Opening our hearts to people living with dementia

Bear with the faults and frailties of others, for you too have many faults which others have to bear. If you cannot mold yourself as you would wish, how can you expect other people to be entirely to your liking? For we require other people to be perfect, but do not correct our own faults.
Thomas Kempis

When we are supporting a person living with dementia, many people say “they push my buttons”, “they are saying/ doing those things just to see how far my temper will last”, or “they could do that yesterday, but not today – they’re being lazy”.

Honestly, these are the last things on the mind of a person living with dementia.  This person is truly endeavouring to do everything right and to the level that they know it should be done in the world that they are seeing as becoming increasingly strange and unusual to them.

I know it is hard to comprehend that the actions of a person living with dementia may be less than what that person was capable of, but they are trying their best with the information that they have at this time – in THIS moment.  When I say “this moment”, I mean right now, not 5 minutes ago or in 30 minutes time, or a day in the future – dementia just does not work like that. Dementia acts differently in every moment and differently for every person. It is up to us as supportive partners to understand that every moment is a new one and to support the person living with dementia in a loving and open way – seeing our role as being the gentle wind beneath their wings to enable the person to enjoy every bit of their independence.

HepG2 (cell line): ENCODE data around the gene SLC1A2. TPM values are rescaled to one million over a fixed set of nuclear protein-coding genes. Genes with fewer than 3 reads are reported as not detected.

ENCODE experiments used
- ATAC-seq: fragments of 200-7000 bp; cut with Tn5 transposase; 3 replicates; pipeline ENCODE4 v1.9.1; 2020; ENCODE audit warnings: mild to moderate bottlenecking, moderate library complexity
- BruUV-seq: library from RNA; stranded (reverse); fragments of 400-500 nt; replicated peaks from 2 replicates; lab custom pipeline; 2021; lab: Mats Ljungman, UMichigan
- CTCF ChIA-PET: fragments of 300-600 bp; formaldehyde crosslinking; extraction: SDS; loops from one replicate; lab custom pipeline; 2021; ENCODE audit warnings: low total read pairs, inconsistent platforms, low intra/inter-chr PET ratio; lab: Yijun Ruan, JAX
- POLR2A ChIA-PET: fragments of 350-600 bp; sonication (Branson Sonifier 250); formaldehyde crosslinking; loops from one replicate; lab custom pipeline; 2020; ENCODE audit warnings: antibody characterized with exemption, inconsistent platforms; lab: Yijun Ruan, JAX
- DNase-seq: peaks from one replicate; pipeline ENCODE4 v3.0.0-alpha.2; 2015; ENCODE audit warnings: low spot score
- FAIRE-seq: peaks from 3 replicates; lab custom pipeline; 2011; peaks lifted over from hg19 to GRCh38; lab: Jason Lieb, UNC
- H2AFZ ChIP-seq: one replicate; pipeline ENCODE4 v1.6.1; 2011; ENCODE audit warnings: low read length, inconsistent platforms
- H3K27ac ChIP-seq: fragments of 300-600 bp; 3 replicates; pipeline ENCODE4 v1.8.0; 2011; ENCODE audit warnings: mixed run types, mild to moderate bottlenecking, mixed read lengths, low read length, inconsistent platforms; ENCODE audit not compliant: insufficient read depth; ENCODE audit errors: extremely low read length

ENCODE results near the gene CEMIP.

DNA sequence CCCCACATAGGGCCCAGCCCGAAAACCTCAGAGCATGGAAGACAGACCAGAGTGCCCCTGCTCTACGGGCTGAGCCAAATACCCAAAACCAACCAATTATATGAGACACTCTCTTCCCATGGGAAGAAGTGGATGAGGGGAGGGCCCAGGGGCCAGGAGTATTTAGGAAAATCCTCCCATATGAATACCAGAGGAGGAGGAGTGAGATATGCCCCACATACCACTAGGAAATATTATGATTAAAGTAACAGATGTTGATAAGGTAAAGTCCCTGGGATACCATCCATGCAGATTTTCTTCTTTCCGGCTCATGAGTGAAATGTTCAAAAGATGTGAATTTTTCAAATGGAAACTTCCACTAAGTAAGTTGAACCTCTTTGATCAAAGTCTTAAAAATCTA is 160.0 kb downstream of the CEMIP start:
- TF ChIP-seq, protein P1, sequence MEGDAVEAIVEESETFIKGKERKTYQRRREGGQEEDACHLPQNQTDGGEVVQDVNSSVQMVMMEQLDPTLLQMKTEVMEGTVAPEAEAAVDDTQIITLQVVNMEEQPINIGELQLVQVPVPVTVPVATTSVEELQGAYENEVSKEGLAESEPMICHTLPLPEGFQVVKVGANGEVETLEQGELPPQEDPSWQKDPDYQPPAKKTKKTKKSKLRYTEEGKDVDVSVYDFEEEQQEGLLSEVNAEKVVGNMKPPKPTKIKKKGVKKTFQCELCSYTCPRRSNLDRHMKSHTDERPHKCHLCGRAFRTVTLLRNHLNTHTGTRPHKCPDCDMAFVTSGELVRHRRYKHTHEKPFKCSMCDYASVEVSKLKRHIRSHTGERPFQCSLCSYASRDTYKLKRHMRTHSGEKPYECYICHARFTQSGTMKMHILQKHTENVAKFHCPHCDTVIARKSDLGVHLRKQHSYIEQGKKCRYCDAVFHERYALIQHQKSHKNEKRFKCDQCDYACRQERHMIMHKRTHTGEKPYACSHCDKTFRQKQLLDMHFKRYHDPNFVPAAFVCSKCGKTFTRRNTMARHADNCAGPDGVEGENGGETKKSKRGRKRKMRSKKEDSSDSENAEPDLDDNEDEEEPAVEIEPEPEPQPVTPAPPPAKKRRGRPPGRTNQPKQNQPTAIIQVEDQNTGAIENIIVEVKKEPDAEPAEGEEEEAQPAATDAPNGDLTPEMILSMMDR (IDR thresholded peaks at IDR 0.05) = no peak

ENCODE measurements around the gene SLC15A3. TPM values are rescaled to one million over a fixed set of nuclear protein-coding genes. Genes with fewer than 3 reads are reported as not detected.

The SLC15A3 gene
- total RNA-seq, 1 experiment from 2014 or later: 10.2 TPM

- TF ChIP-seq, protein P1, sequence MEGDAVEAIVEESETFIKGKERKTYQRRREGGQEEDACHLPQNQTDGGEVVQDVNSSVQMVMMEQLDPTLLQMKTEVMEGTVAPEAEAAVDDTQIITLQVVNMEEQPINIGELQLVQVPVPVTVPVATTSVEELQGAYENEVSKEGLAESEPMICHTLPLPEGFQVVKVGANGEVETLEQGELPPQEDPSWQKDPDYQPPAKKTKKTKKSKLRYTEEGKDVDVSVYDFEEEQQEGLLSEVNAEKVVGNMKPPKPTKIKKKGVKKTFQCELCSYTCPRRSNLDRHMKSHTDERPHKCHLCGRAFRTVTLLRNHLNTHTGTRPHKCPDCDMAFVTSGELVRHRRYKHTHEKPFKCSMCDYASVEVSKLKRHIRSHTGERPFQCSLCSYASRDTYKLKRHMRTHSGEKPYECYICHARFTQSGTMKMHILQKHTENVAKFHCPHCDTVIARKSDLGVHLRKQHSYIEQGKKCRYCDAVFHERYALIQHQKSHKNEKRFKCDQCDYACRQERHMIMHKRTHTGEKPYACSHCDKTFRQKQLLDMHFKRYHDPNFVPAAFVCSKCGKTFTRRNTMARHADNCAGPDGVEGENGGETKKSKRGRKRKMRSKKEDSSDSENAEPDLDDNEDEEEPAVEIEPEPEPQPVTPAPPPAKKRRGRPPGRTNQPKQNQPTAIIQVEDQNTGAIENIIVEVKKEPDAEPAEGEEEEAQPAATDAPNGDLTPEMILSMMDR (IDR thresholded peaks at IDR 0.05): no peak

A person living with dementia may be able to complete a task such as making a cup of tea perfectly at one time, and then the next time get muddled about the sequence or the tools needed.  This is when we need to watch how we see things and to open our hearts.  Many supportive partners would now begin to take over that task, thinking that the ability to make a cup of tea has now been lost and that this task is no longer do-able by the person living with dementia.